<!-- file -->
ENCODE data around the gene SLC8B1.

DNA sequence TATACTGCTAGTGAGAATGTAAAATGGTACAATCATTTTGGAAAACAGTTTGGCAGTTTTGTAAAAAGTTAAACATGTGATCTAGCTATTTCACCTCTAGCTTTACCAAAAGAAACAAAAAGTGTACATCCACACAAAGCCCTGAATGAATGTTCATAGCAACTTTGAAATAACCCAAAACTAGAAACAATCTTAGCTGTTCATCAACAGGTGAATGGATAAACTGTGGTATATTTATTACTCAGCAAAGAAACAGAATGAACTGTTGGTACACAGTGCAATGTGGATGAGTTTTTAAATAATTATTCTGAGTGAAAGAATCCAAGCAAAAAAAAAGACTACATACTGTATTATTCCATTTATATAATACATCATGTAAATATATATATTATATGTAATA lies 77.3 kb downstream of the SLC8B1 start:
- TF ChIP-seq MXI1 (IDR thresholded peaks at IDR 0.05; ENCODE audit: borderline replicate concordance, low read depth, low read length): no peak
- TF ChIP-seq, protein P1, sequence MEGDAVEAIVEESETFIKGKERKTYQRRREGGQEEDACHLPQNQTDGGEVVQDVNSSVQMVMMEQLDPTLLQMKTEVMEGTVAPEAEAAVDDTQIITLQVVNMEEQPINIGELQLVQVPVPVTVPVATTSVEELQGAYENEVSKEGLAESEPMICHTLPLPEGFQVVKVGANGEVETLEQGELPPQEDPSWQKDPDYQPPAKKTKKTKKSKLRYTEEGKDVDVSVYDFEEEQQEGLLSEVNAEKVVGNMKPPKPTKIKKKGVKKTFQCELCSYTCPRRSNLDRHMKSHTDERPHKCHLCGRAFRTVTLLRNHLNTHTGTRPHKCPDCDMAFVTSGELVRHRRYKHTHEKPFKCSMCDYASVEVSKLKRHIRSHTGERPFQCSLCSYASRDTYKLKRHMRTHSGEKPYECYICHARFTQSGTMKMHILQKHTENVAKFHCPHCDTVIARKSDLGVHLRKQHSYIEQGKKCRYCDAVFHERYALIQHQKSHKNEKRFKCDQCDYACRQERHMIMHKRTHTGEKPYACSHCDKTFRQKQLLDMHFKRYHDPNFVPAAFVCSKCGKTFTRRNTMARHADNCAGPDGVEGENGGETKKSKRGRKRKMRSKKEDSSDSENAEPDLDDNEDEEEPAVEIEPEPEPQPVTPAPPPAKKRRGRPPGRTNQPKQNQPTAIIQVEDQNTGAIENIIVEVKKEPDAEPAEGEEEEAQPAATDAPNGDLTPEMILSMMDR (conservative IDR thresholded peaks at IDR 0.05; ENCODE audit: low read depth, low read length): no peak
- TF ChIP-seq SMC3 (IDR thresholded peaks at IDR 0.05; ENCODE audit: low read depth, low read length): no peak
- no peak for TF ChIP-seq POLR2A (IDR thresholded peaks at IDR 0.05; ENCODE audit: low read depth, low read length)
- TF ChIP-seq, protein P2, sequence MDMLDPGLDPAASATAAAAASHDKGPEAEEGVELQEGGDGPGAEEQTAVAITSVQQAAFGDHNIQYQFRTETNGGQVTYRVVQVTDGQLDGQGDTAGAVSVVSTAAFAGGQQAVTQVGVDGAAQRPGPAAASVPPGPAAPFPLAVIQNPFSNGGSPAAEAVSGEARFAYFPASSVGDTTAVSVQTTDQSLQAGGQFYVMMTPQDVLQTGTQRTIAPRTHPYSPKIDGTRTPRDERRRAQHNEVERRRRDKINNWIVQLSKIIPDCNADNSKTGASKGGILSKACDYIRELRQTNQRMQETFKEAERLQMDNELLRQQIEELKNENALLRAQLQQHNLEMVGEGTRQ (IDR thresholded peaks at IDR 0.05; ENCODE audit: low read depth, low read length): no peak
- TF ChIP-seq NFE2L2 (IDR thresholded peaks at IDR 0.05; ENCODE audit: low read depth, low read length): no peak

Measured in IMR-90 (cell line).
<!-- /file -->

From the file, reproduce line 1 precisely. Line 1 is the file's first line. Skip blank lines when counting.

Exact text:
ENCODE data around the gene SLC8B1.